Matsuoka, S. M., E. H. Holsten, M. E. Shephard, R. A. Werner, and R. E. Burnside. 2006. Preface: Spruce beetles in forest ecosystems of south-central Alaska. Forest Ecology and Management 227:193–194.

Werner, R. A., E. H. Holsten, S. M. Matsuoka, and R. E. Burnside. 2006. Spruce beetles in forest ecosystems of south-central Alaska: a review of 30 years of research. Forest Ecology and Management 227:195–206.

Johnson, J. A., S. M. Matsuoka, D. R. Ruthrauff, M. L. Litzow, and M. N. Dementyev. 2004. Additions to the avifauna of St. Matthew Island, Bering Sea. Western Birds 35:50-52.

2012–2013

Johnson, J. A., L. C. DeCicco, S. M. Matsuoka, and A. L. Sowls. 2013. Nesting ecology of McKay’s Buntings on St. Matthew Island, Alaska. Wilson Journal of Ornithology, in press.

Johnson, J. A., S. M. Matsuoka, D. F. Tessler, R. Greenberg, and J. W. Fox. 2012. Tracking annual movements by Rusty Blackbirds breeding in south-central Alaska. Wilson Journal of Ornithology 124:698–703.

Matsuoka, S. M., E. M. Bayne, P. Sólymos, P. C. Fontaine, S. G. Cumming, F. K. A. Schmiegelow, and S. J. Song. 2012. Using binomial distance-sampling models to estimate the effective detection radius of point-count surveys across boreal Canada. Auk 129:268–282.

Matsuoka, S. M., J. A. Johnson, and D. A. DellaSala. 2012. Succession of bird communities in young-temperate rainforests following thinning. Journal of Wildlife Management 76:919–931.

2011

Booms, T. L., P. F. Schempf, B. J. McCaffery, M. S. Lindberg, and M. R. Fuller. 2011. Detection probability of gyrfalcons and other cliff-nesting raptors during aerial surveys in Alaska. Pages 259–263 in R. T. Watson, T. J. Cade, M. Fuller, G. Hunt, and E. Potapov (eds.). Gyrfalcons and ptarmigan in a changing world. The Peregrine Fund, Boise, Idaho.

Booms, T. L., S. L. Talbot, G. K. Sage, B. J. McCaffery, K. G. McCracken, and P. F. Schempf. 2011. Gyrfalcon nest site fidelity, breeding dispersal, and natal dispersal in Alaska using non-invasive genetic sampling. Pages 291–293 in R. T. Watson, T. J. Cade, M. Fuller, G. Hunt, and E. Potapov (eds.). Gyrfalcons and ptarmigan in a changing world. The Peregrine Fund, Boise, Idaho.

Fuller, M. R., P. F. Schempf, and T. L. Booms. 2011. Developing Gyrfalcon surveys and monitoring for Alaska. Pages 275–282 in R. T. Watson, T. J. Cade, M. Fuller, G. Hunt, and E. Potapov (eds.). Gyrfalcons and Ptarmigan in a Changing World, Volume I. The Peregrine Fund, Boise, Idaho.

Greenberg, R., D. W. Demarest, S. M. Matsuoka, C. Mettke-Hofmann, M. L. Avery, P. J. Blancher, D. Evers, P. B. Hamel, K. A. Hobson, J. Luscier, D. K. Niven, L. L. Powell, and D. Shaw. 2011. Understanding declines in Rusty Blackbirds. Studies in Avian Biology 41:107–125.

2010

Barnard, W., C. Mettke-Hofmann, and S. M. Matsuoka. 2010. Prevalence of hematozoa infections among breeding and wintering Rusty Blackbirds. Condor 112:849–853.

Booms, T. L., F. Huettmann, and P. F. Schempf. 2010. Gyrfalcon nest distribution in Alaska based on a predictive GIS model. Polar Biology 33:347–358.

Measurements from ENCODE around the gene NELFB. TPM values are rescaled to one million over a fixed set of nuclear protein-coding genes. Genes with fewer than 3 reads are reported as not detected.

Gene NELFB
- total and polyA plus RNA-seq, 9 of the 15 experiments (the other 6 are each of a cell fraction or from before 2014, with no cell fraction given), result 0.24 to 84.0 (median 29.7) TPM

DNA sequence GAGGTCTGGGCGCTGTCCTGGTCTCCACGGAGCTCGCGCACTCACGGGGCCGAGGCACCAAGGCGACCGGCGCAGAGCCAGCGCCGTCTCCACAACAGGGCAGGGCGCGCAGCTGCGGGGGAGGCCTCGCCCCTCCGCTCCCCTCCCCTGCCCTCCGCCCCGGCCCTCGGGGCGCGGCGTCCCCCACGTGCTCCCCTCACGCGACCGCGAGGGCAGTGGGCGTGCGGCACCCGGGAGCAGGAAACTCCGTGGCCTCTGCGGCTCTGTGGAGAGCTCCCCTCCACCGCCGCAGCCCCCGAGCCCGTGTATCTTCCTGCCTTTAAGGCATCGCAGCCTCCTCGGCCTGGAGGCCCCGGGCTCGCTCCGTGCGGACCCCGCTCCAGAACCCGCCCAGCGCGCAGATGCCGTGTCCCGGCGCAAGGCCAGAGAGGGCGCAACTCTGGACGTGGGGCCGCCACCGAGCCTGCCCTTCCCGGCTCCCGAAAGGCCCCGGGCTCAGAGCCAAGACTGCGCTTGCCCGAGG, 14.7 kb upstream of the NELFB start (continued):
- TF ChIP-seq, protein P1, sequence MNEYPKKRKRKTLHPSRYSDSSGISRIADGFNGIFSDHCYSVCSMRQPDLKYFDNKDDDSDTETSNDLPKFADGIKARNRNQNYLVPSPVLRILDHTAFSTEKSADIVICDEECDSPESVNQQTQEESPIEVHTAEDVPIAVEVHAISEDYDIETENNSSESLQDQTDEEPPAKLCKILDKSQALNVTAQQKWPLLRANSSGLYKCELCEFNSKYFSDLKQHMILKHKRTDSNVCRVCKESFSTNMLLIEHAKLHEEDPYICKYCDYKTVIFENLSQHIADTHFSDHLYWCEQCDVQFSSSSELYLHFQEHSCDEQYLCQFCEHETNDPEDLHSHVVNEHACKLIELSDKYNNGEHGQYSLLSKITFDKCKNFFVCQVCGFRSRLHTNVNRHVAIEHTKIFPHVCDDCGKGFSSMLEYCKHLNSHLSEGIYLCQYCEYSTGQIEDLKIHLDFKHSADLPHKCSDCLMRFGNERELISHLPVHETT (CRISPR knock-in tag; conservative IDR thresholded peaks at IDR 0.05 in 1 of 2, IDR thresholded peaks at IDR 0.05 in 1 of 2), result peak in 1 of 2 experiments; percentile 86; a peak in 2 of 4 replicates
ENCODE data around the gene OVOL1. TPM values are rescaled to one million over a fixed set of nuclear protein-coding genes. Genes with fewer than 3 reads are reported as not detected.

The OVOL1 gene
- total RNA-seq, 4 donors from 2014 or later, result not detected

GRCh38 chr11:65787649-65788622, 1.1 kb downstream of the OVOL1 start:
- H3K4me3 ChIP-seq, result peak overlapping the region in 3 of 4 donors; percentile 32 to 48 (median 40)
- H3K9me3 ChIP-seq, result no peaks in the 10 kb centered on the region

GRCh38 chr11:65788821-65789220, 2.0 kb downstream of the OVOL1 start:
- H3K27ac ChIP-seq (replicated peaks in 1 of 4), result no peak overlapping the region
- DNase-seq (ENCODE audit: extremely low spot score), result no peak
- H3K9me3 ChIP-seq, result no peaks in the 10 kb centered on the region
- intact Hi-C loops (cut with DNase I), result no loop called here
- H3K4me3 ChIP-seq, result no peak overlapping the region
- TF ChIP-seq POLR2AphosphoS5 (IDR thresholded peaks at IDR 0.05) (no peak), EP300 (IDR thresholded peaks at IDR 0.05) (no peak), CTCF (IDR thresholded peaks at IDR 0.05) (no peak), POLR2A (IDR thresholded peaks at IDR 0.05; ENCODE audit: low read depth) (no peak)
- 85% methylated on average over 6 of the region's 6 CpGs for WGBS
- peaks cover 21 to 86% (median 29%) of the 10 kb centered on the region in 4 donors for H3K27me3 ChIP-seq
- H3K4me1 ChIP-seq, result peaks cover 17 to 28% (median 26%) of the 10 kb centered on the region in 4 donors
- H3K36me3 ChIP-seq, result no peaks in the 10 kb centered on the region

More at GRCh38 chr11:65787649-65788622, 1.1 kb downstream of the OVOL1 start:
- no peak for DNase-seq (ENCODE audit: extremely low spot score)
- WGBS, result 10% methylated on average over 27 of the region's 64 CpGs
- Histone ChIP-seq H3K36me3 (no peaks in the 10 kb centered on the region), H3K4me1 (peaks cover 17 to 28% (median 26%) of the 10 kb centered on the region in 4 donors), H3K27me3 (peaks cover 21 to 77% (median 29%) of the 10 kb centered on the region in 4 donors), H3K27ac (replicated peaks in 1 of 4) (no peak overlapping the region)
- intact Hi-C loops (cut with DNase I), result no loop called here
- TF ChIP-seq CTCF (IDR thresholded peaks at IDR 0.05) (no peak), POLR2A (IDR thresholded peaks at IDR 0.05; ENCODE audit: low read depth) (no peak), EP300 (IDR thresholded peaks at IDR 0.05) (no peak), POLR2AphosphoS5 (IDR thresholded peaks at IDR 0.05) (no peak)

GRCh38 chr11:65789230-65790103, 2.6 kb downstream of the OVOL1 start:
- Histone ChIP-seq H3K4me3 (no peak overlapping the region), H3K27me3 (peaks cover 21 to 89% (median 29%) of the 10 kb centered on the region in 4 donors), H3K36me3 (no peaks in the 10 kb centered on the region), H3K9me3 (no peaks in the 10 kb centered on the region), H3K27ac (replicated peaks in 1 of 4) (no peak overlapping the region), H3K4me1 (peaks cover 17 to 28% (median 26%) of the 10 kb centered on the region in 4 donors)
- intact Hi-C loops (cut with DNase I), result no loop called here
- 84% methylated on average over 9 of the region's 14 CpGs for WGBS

Greenberg, R., and S. M. Matsuoka. 2010. Rusty Blackbird: mysteries of a species in decline. Condor 112:770–777.

Handel, C. M., L. M. Pajot, S. M. Matsuoka, C. Van Hemert, J. Terenzi, S. L. Talbot, D. M. Mulcahy, C. U. Meteyer, and K. A. Trust. 2010. Epizootic of beak deformities among wild birds in Alaska: an emerging disease in North America? Auk 172:882–898.

Kissling, M. L., S. B. Lewis, and D. Cushing. 2010. Diet of the Western Screech-Owl in southeast Alaska. Western Birds 41.

Kissling, M. L., S. B. Lewis, and G. Pendleton. 2010. Factors influencing the detectability of forest owls in southeastern Alaska. Condor 112:539–548.

Matsuoka, S. M., and R. Greenberg (editors). 2010. Range-wide ecology of declining Rusty Blackbirds. Condor 112:770–861.

Matsuoka, S. M., D. Shaw, and J. A. Johnson. 2010. Estimating the abundance of nesting Rusty Blackbirds in relation to wetland habitats in Alaska. Condor 112:825–833.

Matsuoka, S. M., D. Shaw, P. H. Sinclair, J. A. Johnson, R. M. Corcoran, N. C. Dau, P. M. Meyers, and N. A. Rojek. 2010. Nesting ecology of Rusty Blackbirds in Alaska and Canada. Condor 112:810–824.

2008–2009

Booms, T. L., F. Huettmann, and P. F. Schempf [online]. 2009. Gyrfalcon nest distribution in Alaska based on a predictive GIS model. Polar Biology.

Booms, T. L., B. McCaffery, and P. Schempt. 2008. Molted-feather persistence and aging in a sub-arctic environment: implications for noninvasive genetic sampling. Condor 110:756–762.

Handel, C. M., S. D. Swanson, D. A. Nigro, and S. M. Matsuoka. 2009. Estimation of avian population sizes and species richness across a boreal landscape in Alaska. Wilson Journal of Ornithology 121:528–547.

Ip, H. S., P. L. Flint, J. C. Franson, R. J. Dusek, D. V. Derksen, R. E. Gill, Jr., C. R. Ely, J. M. Pearce, R. B. Lanctot, S. M. Matsuoka, D. B. Irons, J. B. Fischer, R. M. Oates, M. R. Petersen, T. F. Fondell, D. A. Rocque, J. C. Pedersen, and T. C. Rothe. 2008. Prevalence of influenza A viruses in wild migratory birds in Alaska: patterns of variation in detection at a crossroads of intercontinental flyways. Virology Journal.

Johnson, J. A., B. A. Andres, and J. A. Bissonette. 2008. Birds of the major mainland rivers of southeast Alaska. USDA Forest Service General Technical Report PNW-GTR-739, Portland, Oregon.